Osaka is Japan's second most important city for commerce and home to a number of globally important companies, including Panasonic and Sharp. Should you consider making it home as well be careful to weigh the cost of living, which is the second highest in the entirety of booming Asia.
Geneva is another lakeside city whose economy benefits from Switzerland's easygoing approach to taxes. McDonald's is one of several firms relocating its European headquarters there to take advantage of the low rates. Should you contemplate a similar move? Not unless you're willing and able to put up with the fifth highest cost of living in the world.
Moscow takes the crown as most expensive European city on the list with an unfurnished, two-bedroom apartment going for $4,000, a liter of milk for $6.59 and an international newspaper for just a few pennies shy of $10. But the cost of living isn't the only drawback to consider when pondering a move to Moscow. The New York Times recently ran an article on investing in Russia that detailed a long list of challenges faced by those working there, including "corruption, the abuses of the courts, the terribly archaic educational system, the choked up traffic, the lack of investment in infrastructure, the cultural penchant for Hobbesian brute leaders." Rushing off to pack your bags then?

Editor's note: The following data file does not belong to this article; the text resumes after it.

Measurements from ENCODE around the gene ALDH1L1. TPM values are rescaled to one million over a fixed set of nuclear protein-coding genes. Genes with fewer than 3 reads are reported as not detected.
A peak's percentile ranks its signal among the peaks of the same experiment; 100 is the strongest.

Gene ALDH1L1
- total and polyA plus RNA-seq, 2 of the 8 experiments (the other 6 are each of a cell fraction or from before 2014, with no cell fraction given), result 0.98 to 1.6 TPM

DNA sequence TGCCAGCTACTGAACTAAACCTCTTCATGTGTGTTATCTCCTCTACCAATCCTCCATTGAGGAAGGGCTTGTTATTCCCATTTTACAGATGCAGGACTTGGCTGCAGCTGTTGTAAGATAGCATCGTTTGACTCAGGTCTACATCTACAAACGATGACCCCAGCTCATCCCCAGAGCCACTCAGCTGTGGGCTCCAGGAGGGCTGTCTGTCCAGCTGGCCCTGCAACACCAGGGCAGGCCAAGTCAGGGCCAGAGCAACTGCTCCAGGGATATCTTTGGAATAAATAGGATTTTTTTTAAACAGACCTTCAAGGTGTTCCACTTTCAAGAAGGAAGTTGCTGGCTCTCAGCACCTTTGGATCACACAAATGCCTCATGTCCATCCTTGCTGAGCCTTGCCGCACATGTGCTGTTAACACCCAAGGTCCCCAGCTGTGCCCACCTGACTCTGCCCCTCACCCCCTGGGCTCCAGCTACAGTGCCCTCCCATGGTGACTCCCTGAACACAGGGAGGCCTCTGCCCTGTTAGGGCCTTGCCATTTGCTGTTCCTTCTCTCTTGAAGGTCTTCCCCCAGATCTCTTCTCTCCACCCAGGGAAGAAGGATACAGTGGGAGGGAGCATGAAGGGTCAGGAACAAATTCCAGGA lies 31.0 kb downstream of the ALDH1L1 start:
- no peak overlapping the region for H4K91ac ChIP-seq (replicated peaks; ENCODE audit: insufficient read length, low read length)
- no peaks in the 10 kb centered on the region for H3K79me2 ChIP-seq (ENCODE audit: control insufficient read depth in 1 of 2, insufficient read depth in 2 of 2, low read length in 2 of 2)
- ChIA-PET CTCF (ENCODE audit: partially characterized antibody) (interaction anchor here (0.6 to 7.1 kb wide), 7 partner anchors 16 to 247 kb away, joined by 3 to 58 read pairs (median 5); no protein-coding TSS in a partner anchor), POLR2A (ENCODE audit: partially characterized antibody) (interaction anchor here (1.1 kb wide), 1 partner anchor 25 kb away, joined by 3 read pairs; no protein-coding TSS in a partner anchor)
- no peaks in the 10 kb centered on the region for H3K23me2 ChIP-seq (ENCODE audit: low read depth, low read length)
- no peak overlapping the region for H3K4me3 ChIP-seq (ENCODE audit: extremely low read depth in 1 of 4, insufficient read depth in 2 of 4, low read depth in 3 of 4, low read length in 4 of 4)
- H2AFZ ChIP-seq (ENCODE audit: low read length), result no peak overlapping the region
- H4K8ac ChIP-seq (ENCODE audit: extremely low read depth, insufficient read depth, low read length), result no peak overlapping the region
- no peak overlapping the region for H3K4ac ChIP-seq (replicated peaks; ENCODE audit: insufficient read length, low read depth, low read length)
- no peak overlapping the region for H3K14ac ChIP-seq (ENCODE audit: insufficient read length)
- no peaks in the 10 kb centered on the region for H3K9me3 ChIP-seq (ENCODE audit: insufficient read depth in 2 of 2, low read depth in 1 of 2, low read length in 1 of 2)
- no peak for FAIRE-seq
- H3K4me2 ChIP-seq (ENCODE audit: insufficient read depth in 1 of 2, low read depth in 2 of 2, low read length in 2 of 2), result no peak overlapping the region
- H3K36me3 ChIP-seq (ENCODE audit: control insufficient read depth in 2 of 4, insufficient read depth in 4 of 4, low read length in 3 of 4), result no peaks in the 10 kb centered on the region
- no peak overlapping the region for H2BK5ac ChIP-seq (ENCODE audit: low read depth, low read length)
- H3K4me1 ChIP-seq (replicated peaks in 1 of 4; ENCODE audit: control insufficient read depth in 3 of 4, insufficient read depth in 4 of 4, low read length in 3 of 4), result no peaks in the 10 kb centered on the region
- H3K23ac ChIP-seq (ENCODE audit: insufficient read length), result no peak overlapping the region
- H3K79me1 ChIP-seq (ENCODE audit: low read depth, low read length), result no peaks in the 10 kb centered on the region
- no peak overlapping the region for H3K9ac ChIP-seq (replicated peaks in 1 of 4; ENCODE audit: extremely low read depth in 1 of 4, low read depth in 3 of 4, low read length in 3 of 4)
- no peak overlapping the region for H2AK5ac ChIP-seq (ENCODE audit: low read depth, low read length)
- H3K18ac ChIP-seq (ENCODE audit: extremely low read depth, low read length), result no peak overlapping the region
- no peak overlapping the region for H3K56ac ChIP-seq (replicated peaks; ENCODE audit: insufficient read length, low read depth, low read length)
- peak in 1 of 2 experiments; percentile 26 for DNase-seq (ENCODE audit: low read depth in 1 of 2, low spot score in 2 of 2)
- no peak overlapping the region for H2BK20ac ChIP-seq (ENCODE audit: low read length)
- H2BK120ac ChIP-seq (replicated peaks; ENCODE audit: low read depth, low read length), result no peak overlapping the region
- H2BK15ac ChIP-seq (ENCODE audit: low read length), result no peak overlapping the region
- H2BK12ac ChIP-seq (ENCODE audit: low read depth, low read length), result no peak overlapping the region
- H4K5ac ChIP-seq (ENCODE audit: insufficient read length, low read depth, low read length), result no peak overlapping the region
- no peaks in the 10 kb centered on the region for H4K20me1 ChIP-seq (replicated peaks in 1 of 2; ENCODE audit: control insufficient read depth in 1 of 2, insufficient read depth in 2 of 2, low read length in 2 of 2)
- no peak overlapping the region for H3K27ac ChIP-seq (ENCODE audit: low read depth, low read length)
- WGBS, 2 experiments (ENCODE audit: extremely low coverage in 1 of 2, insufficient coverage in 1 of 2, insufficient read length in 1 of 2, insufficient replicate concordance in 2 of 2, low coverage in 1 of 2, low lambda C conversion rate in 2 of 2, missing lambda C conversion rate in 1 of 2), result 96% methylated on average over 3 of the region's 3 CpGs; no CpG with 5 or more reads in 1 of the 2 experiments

Chad's capital N'Djamena takes the third slot on the Mercer list. Bet you didn't see that one coming. N'Djamena probably isn't high on many business people's lists of likely cities to immigrate too, but for those of you who imagine that the dollar goes far in most African cities, think again. The city scores high in the rankings, due to a lack of quality accommodations. Nathalie Constantin-Métral, senior researcher at Mercer explains: "Finding good and secure accommodation for expatriate employees is a real challenge in most of the African cities on the list and costs can be significant compared to other regions. Accommodation prices are currently at record levels and this is generally the main reason why we find so many African cities high up in the ranking."
Japan's largest city retains its second place slot on the survey for a second year thanks to two-bedroom apartments costing $4,842.25 and $21.79 cinema tickets. While Tokyo maintains its position on Mercer's ranking of most expensive cities, the city fared less well in another ranking from the consultancy based on overall quality of life, coming in at number 40 on that list. Think carefully then if the money you're being paid in Tokyo compensates for tiny quarters and the general headaches of life in a sprawling metropolis.
With a 27-year civil war behind it and a less than model government, Angola probably isn't the first country on your list of potential destinations. Not unless you work in oil and gas anyway. With rich reserves of natural resources, Angola has attracted the attention of a variety of international energy companies who have set up shop in the capital Luanda, driving up prices for scarce decent accommodation and other necessities for expatriates. The result is a $7,000 price tag for a two-bedroom apartment and a $20 fast food hamburger meal.